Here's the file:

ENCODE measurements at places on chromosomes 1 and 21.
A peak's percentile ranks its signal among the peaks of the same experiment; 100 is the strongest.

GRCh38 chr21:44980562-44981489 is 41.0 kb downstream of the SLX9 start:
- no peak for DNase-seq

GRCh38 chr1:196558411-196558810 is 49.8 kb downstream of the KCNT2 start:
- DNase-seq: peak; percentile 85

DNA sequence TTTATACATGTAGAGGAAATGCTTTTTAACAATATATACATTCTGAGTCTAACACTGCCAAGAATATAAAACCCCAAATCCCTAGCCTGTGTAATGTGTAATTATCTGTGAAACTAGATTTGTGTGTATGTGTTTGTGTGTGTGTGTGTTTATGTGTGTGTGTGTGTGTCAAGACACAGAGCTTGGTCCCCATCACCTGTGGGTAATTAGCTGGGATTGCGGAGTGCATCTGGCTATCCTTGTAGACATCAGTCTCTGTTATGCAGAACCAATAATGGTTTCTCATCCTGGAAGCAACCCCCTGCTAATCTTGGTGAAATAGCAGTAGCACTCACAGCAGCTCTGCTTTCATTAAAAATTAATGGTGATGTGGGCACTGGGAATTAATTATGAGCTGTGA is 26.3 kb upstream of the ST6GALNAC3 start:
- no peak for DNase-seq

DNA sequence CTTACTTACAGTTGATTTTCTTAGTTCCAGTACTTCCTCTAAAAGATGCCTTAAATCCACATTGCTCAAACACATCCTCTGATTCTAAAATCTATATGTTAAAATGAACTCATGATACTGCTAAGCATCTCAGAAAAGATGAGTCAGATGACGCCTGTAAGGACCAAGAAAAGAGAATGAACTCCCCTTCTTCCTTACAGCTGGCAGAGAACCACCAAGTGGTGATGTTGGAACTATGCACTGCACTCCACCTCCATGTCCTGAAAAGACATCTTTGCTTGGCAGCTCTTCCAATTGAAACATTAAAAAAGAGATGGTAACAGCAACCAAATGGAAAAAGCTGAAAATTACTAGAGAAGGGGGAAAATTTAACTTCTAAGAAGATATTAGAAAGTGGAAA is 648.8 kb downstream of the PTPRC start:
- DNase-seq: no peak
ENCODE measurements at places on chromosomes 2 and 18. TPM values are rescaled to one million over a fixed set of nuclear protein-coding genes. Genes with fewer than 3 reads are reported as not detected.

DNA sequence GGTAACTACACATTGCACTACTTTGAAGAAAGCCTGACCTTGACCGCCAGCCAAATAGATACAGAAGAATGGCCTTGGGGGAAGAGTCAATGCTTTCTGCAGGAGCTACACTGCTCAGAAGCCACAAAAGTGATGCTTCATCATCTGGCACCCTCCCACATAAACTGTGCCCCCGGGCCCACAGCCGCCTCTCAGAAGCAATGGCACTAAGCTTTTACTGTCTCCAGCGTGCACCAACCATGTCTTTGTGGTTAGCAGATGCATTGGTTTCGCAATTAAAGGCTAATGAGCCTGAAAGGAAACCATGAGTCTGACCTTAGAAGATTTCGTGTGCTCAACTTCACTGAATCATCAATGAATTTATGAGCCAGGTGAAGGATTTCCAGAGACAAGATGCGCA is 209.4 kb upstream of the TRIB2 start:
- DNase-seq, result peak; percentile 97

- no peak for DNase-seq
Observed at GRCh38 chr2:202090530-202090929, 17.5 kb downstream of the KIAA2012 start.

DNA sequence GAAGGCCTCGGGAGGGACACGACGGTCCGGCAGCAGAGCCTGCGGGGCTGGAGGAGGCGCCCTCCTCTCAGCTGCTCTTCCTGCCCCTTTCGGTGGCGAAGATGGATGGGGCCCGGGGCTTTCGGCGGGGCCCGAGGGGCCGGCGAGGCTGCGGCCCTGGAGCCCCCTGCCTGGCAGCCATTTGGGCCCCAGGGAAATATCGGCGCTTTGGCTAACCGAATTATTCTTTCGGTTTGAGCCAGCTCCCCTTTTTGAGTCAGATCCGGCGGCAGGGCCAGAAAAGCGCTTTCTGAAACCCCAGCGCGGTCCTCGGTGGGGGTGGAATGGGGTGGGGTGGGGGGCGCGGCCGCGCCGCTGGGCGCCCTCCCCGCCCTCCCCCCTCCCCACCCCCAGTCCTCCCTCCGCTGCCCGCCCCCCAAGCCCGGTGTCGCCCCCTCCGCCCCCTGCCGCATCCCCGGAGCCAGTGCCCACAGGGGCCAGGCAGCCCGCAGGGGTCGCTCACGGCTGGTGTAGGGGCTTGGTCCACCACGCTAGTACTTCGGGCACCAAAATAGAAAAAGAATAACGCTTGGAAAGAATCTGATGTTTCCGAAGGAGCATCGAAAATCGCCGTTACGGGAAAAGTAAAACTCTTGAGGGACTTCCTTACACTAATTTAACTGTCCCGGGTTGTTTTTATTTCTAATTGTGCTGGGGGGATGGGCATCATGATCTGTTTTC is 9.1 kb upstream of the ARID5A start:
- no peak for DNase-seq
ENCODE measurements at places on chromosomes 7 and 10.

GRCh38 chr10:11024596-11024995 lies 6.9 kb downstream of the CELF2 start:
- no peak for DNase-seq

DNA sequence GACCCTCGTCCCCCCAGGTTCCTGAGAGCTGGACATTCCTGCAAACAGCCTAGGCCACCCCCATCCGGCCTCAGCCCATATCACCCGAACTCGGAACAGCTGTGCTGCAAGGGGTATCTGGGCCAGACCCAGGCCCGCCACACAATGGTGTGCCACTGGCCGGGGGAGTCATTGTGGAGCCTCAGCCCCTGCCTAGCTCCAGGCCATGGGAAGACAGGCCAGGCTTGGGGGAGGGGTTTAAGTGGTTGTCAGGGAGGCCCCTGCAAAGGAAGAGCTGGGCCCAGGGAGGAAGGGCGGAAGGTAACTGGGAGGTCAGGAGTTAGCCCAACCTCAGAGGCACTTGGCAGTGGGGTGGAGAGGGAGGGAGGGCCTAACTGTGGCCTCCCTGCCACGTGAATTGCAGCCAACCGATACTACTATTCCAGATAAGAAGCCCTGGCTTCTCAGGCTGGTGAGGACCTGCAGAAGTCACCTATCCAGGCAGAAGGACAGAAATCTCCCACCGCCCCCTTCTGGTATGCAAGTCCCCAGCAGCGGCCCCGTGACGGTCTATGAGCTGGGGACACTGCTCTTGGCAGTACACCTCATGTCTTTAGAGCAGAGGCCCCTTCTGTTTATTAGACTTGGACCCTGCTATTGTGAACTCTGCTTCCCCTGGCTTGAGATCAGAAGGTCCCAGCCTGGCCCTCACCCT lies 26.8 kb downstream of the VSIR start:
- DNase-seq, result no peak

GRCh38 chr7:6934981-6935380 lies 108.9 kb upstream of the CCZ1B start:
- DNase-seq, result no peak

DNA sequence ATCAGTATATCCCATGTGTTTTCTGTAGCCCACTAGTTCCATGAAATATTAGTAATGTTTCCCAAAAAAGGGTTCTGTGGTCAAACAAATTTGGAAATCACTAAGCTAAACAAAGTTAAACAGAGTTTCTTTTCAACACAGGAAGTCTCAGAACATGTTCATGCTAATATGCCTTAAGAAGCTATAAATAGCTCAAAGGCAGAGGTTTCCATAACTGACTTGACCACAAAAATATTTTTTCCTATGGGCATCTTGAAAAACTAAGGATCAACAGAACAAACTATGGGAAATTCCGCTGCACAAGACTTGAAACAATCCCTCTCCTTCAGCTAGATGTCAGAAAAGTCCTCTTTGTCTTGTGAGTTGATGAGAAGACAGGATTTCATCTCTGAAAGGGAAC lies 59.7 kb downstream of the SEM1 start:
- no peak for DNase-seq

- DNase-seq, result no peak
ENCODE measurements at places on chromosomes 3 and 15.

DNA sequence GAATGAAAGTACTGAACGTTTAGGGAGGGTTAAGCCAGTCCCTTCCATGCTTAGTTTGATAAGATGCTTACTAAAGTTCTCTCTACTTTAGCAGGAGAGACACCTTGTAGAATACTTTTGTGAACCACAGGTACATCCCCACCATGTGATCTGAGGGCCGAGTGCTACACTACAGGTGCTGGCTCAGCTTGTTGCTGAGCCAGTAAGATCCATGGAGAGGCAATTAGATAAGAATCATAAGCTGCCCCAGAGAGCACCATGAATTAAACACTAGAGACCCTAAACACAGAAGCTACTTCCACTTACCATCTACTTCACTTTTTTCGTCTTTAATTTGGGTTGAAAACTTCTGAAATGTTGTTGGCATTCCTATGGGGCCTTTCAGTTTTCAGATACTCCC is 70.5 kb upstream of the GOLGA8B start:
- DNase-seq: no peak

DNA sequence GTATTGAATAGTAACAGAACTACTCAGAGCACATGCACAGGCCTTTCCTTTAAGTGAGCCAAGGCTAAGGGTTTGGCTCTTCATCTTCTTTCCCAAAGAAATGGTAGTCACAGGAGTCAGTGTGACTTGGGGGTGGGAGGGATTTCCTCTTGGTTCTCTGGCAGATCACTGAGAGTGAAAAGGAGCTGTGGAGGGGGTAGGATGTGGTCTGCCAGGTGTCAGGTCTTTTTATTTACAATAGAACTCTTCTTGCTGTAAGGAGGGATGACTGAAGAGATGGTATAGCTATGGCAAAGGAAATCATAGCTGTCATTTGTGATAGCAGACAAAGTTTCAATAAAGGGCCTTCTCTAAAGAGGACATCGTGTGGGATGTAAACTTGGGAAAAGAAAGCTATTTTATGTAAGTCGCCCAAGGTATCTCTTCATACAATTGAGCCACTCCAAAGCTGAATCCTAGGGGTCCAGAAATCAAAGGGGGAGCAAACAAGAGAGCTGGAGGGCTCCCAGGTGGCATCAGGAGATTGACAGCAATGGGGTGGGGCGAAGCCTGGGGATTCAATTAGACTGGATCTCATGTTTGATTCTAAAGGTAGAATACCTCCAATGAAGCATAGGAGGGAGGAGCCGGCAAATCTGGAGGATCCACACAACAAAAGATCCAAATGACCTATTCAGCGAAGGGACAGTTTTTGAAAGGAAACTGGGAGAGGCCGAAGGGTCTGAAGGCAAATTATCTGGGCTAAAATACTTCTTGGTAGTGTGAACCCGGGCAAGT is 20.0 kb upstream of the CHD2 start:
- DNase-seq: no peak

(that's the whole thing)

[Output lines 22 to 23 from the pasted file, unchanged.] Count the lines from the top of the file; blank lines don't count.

- DNase-seq, result no peak

GRCh38 chr7:6934981-6935380 lies 108.9 kb upstream of the CCZ1B start: